Monday, 28 November 2011

You know I said ...

You know I said the 'structure constructor' % stuff was a powerful feature.

Well I guess it is but the use of it in the code I am looking at leaves the source code almost unreadable!

One line of 'old' FORTRAN format being taken up by - I am not joking - 5 lines of overflow coding in some instances.

I think I am going to have to write a code to decode the %'s - which is not such a bad idea - move all the % calls in one routine and just return a sensible variable!

Onward and upward ;-)

Saturday, 19 November 2011

A map through the maze!

Many thanks again the folks on the LinkedIn Fortran Programmers Group for some great ideas on best practice for development and maintenance of Fortran code.

One specific pointer from Nils Van Velzen relating to an open source package called 'fordocu' has made a tremendous difference to understanding the complexities in the code and being able to trace variables through the  spaghetti!

Well worth checking out - the reference is;

I will certainly be using this for all future Fortran development.

Saturday, 12 November 2011

A documentation Rubiks Cube

Having launched into attempting to document the code a few interesting problems are coming out of the woodwork - one of them relates to how to document the data in a manner that can be understood in simple terms!

The plan is to document the following;

1 Process flow document in the form of a flowchart - easy one this one and very good for viewing the code without the clutter.

2 Documentation of the underlying physics and numerical modelling techniques - again relatively easy and can be linked to the flowchart in a logical manner.

3 Data documentation - absolute nightmare - the data structure is pretty difficult to follow without the added complication of spaghetti-like contortions of the variables throughout the code.

Need to come up with  simple way of 'viewing' these data flows.

All ideas welcome!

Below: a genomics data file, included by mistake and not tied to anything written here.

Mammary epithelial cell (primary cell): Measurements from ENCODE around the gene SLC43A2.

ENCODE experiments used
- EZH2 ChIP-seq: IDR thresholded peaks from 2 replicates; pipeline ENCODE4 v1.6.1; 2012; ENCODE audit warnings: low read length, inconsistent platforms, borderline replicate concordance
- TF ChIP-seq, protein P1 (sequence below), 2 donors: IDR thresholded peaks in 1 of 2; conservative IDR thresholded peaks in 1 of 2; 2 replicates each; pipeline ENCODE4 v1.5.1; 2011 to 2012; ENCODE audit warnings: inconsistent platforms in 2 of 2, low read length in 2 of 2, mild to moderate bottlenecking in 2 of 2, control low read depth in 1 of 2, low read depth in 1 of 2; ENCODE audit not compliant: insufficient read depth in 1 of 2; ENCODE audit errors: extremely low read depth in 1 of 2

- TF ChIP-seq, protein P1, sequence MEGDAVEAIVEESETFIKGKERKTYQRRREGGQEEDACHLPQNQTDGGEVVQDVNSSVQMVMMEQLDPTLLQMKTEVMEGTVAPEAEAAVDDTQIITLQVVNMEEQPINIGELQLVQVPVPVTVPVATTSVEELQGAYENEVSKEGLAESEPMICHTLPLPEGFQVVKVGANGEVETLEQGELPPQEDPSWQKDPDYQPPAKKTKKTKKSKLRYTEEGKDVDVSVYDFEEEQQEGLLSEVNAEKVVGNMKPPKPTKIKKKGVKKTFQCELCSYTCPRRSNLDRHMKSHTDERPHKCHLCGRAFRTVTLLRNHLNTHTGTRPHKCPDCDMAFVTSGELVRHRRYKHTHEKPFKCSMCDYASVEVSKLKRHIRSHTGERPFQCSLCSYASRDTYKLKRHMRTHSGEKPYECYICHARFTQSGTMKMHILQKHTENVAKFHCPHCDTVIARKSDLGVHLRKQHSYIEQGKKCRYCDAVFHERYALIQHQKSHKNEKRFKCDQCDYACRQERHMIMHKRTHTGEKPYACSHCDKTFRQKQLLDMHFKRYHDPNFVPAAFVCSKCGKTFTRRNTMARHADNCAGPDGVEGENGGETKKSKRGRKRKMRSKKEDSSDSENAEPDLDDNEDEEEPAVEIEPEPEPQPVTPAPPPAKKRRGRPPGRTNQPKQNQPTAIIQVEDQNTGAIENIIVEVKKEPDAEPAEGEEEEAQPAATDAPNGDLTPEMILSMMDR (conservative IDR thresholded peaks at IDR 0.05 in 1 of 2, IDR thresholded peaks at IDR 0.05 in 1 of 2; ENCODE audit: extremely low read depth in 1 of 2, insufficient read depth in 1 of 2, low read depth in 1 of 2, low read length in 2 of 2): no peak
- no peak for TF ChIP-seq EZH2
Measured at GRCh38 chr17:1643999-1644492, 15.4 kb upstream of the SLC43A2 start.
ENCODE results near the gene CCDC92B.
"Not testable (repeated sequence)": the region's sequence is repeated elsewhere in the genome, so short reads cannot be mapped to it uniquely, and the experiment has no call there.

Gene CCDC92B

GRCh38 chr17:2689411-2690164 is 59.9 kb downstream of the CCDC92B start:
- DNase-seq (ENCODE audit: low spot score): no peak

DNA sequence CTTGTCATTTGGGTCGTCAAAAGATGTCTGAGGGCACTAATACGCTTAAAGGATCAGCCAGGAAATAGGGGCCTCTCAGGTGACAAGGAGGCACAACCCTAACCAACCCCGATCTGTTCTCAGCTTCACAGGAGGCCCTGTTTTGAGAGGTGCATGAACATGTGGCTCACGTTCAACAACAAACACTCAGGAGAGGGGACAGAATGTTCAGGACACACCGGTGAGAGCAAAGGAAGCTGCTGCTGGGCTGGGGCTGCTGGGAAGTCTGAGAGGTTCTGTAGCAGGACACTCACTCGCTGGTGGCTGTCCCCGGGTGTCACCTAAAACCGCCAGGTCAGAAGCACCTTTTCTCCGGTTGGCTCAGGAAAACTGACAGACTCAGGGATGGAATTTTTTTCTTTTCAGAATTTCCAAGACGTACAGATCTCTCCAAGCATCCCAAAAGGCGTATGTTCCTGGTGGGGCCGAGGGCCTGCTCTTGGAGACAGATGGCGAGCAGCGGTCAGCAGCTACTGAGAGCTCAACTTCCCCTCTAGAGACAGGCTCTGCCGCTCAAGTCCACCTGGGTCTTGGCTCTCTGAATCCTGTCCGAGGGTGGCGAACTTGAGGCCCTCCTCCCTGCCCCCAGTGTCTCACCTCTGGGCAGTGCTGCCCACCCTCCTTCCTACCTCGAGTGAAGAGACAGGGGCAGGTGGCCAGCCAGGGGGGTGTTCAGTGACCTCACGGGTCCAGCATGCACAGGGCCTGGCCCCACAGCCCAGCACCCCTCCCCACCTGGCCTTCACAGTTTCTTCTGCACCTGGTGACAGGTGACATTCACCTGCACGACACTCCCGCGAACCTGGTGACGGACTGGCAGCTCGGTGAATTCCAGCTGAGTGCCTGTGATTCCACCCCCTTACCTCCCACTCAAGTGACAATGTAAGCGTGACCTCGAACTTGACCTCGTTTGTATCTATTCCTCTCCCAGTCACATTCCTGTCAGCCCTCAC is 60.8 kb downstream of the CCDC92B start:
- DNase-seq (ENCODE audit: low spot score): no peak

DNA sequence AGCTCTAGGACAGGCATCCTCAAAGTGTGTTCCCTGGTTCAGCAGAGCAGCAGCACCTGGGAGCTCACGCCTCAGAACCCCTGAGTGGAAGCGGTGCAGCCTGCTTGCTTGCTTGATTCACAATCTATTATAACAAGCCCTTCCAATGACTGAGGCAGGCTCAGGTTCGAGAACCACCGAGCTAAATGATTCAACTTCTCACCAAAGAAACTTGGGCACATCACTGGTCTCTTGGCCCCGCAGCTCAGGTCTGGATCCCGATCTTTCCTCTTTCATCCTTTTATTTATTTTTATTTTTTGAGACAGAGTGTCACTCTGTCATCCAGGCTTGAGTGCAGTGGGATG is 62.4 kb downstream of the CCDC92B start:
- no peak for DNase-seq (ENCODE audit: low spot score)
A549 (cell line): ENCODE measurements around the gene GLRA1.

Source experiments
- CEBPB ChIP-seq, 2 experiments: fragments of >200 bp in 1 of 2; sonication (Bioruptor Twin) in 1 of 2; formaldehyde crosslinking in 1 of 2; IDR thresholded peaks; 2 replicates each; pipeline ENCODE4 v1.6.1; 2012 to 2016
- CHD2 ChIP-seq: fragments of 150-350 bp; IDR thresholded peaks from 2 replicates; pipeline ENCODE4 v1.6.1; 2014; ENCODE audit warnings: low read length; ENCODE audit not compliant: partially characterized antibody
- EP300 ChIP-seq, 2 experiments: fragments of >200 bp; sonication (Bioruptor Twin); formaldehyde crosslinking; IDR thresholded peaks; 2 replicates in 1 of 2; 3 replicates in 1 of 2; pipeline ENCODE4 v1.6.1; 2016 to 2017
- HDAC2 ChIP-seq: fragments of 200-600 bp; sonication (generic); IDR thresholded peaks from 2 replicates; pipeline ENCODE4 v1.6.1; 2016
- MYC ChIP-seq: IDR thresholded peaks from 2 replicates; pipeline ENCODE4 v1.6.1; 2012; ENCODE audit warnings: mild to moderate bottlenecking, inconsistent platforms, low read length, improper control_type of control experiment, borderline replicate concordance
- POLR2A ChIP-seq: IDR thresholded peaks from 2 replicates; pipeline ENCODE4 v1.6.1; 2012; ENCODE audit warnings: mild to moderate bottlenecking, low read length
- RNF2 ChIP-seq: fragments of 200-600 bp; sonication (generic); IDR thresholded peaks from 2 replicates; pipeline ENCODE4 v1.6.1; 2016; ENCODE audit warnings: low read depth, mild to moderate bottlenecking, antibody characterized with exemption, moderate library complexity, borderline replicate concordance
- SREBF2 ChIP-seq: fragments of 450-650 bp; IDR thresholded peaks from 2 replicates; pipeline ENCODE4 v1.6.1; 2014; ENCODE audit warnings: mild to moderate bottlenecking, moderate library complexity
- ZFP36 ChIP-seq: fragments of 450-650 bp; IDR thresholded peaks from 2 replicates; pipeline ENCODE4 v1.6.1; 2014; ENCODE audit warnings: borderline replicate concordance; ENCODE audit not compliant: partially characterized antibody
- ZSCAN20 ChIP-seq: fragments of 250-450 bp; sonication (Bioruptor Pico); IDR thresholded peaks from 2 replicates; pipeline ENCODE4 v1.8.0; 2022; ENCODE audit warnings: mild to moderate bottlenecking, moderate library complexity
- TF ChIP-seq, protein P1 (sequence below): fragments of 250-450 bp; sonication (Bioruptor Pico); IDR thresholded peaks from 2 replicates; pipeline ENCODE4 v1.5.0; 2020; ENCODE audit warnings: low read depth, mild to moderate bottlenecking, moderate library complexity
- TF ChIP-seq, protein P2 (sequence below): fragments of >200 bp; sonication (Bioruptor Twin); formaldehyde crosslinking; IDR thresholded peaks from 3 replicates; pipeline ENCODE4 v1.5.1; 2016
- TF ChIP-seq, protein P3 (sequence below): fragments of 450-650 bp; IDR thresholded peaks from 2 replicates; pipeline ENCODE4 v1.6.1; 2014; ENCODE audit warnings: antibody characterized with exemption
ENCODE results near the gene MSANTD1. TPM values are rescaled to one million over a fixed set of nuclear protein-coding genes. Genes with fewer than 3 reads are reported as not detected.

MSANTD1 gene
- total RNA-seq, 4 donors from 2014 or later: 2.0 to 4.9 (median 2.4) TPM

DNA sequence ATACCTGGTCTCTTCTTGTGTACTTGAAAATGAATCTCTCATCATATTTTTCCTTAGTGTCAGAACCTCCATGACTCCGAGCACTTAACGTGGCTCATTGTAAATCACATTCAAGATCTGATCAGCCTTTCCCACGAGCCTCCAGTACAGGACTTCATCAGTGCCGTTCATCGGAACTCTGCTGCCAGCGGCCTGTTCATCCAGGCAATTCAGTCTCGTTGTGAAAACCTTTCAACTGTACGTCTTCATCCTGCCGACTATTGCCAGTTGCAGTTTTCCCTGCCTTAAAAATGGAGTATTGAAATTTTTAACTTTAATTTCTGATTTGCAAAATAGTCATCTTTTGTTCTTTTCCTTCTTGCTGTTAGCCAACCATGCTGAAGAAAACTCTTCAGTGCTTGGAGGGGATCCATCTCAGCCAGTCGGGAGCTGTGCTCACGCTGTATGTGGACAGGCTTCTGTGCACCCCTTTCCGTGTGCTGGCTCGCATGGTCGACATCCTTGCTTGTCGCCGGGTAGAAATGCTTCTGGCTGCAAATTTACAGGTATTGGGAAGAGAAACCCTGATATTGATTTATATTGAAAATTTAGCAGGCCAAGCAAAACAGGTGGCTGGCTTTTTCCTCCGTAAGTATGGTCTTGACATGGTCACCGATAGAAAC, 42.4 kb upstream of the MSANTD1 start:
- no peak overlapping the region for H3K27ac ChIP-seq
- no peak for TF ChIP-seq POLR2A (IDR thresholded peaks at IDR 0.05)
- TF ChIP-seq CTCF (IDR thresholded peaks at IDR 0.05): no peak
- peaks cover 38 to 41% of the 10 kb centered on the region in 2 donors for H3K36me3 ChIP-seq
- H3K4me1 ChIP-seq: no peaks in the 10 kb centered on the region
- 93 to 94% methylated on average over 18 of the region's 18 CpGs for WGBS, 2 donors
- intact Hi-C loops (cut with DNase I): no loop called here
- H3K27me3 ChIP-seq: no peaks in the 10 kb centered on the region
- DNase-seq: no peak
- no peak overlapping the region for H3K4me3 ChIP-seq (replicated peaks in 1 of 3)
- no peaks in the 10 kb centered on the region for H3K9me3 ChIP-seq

Friday, 4 November 2011

Another thank you!

Thanks to David Means for educating me on the use of Fortran (I now also know that its not FORTRAN any more but Fortran too!) in simulators. Quote from David from the Fortran users group on LinkedIn.

"Fortran was for a long time the industry standard language for flight simulation. I used it when I first got into that field in the mid-80's and continued with it until at least 2000. There are a *lot* of flight simulators still running on Fortran all around the world. 

The question is one of economics: If you've written code for, say, a 737, you've got a lot of money tied up in the development and testing of the software. So, your first sim is break-even at best. However, once you sign a contract for a second 737 sim, software development cost is minimal as you can just copy everything over from the first one and make minor tweaks as necessary. That's how flight simulation companies make their profits: by selling sims that they've already developed code for. Once you have a lot of sims running a particular code set, there is no incentive to convert it to a different language because a bug fix for one sim can be copied over and fix all the other sims running that same code set. 

So, Yes, I have heard of Fortran running real-time simulators. There are thousands of them around the world"

Thanks again!